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Saturday, December 10, 2016

I have sympathy (not much, but some) for John Boehner.

When it comes to the Affordable Care Act, the Republican House Speaker is nearly always between a rock and a hard place.

On one hand, he and the GOP leadership must stand against President Barack Obama’s health care law, because the longer it remains on the books, the more likely those who receive its benefits are going to support Democrats, not Republicans.

On the other hand, if someday the Republicans repeal the law, after having returned to the White House with congressional majorities, they will be forced to devise an alternative — an impossibility given the reactionary impulses of today’s GOP.

In the former scenario, Republicans lose.

In the latter scenario, they lose.

So Boehner must thread the needle while hoping his credibility as a GOP leader isn’t badly tarnished, even as rank-and-file Republicans discover through their experience that Obamacare isn’t actually a harbinger of North Korean-style totalitarianism.

Of course, that’s easier said than done. Boehner reiterated the Republican position on health care on the May 3 broadcast of Meet the Press, saying that Obamacare wasn’t working.

“Obamacare made it harder for employers to hire people,” he said. “You can ask any employer in America, ask them whether Obamacare has made it harder for them to hire employees, and they’ll tell you yes.”

When asked why none of the Republican Party’s dire predictions about health care came true, Boehner responded: “You know why there’s more people insured? Because a lot more people are on Medicaid.” He continued, “Giving people Medicaid insurance is almost like giving them nothing, because you can’t find a doctor that will see Medicaid patients. So where do they end up? The same place they used to end up: the emergency room.”

Events later in the week suggested, however, that something wasn’t right about Boehner’s claims. On Wednesday, the largest independent study of its kind was released. It found that nearly 17 million Americans are now covered under the Affordable Care Act.

Some lost coverage (about 6 million), according to the RAND Corporation study, but many more found coverage, with a net gain of 16.9 million. The evidence also contravenes those who say Obamacare encumbers hiring. For one thing, the largest gains (nearly 10 million) were made in employer-run insurance plans. For another, some 80 percent of the working population under the age of 65 saw no change at all in their health care coverage.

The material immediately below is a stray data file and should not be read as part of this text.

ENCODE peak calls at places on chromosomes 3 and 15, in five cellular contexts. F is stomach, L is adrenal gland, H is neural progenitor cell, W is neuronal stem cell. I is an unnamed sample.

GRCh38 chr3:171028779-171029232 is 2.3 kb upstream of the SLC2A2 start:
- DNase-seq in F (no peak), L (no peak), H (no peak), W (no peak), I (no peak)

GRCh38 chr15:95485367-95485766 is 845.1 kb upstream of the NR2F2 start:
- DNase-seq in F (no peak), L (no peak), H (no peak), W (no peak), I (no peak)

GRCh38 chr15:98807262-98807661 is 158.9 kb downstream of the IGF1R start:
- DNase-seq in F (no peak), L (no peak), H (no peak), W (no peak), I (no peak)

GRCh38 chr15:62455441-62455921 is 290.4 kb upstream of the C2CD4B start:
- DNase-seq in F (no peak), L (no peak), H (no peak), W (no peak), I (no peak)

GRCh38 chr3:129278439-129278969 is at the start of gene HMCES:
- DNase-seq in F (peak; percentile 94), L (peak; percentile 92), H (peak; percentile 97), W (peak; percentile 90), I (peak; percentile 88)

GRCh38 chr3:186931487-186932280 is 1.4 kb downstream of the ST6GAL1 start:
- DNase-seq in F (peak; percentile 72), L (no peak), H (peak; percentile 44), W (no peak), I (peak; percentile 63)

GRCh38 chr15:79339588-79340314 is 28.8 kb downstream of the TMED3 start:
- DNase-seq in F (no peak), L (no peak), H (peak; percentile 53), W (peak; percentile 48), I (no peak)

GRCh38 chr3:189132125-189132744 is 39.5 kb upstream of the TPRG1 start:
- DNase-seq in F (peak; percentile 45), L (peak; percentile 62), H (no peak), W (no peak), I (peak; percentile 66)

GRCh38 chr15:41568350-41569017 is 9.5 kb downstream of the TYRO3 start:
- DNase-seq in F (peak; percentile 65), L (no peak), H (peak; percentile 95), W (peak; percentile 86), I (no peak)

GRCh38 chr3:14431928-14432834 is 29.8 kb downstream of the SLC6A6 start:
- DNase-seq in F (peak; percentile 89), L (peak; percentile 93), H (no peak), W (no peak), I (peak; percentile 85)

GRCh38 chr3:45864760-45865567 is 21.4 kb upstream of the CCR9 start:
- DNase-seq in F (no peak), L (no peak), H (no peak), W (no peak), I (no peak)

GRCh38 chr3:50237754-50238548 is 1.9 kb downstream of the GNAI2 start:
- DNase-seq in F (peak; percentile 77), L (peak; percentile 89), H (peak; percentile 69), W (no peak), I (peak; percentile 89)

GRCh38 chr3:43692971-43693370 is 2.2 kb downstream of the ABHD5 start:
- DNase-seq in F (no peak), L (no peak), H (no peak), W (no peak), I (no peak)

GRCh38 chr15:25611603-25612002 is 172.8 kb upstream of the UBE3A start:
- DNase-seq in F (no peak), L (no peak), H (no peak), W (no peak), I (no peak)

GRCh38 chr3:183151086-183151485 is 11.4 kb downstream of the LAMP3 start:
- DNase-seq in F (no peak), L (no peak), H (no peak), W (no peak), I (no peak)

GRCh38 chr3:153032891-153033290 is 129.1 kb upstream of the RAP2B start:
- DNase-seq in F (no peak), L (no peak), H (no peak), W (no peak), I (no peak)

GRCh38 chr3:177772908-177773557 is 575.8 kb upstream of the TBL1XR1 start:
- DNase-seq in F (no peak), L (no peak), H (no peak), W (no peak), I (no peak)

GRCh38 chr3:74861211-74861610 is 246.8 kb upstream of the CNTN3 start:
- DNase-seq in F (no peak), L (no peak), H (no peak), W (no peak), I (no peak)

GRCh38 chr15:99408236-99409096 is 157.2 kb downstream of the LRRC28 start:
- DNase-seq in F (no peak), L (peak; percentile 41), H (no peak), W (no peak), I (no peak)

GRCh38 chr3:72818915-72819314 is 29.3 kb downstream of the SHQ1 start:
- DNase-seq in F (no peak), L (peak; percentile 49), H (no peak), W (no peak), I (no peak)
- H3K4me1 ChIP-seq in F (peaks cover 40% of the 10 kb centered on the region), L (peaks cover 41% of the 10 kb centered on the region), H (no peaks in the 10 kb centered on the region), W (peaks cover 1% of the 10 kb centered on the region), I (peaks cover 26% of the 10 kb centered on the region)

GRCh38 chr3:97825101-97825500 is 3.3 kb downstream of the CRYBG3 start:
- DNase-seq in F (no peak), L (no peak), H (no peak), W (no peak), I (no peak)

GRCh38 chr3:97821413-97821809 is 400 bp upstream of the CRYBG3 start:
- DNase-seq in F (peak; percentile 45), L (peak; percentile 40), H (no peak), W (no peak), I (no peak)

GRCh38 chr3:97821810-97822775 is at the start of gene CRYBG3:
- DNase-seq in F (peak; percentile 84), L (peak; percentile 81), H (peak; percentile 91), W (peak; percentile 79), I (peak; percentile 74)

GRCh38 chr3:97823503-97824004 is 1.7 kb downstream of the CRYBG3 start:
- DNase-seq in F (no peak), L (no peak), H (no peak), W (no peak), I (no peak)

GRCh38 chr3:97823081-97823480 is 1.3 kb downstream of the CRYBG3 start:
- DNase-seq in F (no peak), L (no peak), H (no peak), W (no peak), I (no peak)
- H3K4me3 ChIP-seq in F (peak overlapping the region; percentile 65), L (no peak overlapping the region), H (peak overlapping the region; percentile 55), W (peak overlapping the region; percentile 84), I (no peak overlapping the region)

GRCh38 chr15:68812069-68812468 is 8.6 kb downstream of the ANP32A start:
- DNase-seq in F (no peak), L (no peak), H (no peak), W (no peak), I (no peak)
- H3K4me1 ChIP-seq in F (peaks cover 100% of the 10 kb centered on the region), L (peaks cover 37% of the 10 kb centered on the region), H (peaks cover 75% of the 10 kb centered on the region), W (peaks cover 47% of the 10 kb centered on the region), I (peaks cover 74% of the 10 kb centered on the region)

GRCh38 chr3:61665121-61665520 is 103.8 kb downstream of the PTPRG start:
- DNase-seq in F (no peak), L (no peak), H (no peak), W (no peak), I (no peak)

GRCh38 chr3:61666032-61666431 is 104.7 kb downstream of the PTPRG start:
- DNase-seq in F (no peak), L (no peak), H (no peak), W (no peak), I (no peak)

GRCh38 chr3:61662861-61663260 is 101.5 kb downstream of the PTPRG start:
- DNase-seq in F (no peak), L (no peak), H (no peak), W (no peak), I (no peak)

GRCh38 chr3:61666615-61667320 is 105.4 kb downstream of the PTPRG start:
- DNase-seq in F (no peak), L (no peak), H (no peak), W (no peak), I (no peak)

That wasn’t the only reason to look askance at Boehner’s claims. Last Friday’s monthly jobs report showed the unemployment rate had dropped to 5.4 percent, the lowest it’s been since May 2008, before Obama won the presidency. Even wages, which have not typically kept pace with inflation, rose by 2.2 percent in the past year.

So something’s wrong with the picture Boehner is painting. If most employers are offering insurance, and if the job market is expanding, why is Boehner saying that the Affordable Care Act has led to less insurance coverage and more unemployment?

GOP leaders appear to know they have a credibility problem. They are shifting their stance against Obamacare from quantity to quality. According to a report in The Hill published after Boehner’s appearance on Meet the Press, the Republicans now concede that Obamacare has covered more Americans but argue that the coverage is inferior. Hence, Boehner’s comment about Medicaid: Doctors don’t take Medicaid, and having it is like having nothing.

Such a shift raises its own question of credibility. Why would a Republican Party that equates tyranny with the presence of government in the lives of individuals be worried about the government’s role in providing quality health care to individuals?

Some might judge this as hypocrisy and thus dismiss the new Republican position as entirely unworthy of scrutiny. There’s merit to that, as Washington wallows in hypocrisy. But hypocrisy can prevent us from seeing what’s really going on. In this case, I wonder if Boehner and the leadership are worried about holding their ranks, as the temptation to defect grows from within.

Over time, the Affordable Care Act will penetrate deeper into the population. The millions of Americans who will benefit from the law will have an incentive to maintain the status quo. They’ll likely support the Democratic Party as long as the Republicans demand repeal of the law. So, as of now, a vote for a Republican, from the point of someone covered by the Affordable Care Act, is a self-destructive vote. And among those millions are conservatives.

Some might argue that in saying things about Obamacare that just aren’t true, Boehner risks alienating conservatives that make up the base of the Republican Party. Why would they trust the House Speaker if he is so consistently wrong? There’s something to that, but a likelier explanation for the GOP’s continued, and shifting, stance against the health care law is that opposition, no matter how contorted, is the best way to keep the conservatives in line.

Given time, more conservatives are going to benefit from the law. And the more they do, they more they will vote their self-interests. And that’s why I have (a little) sympathy for John Boehner.

John Stoehr (@johnastoehr) is managing editor of The Washington Spectator. Follow him on Twitter and Medium.

Photo: Gage Skidmore via Flickr. Video: NBC News.

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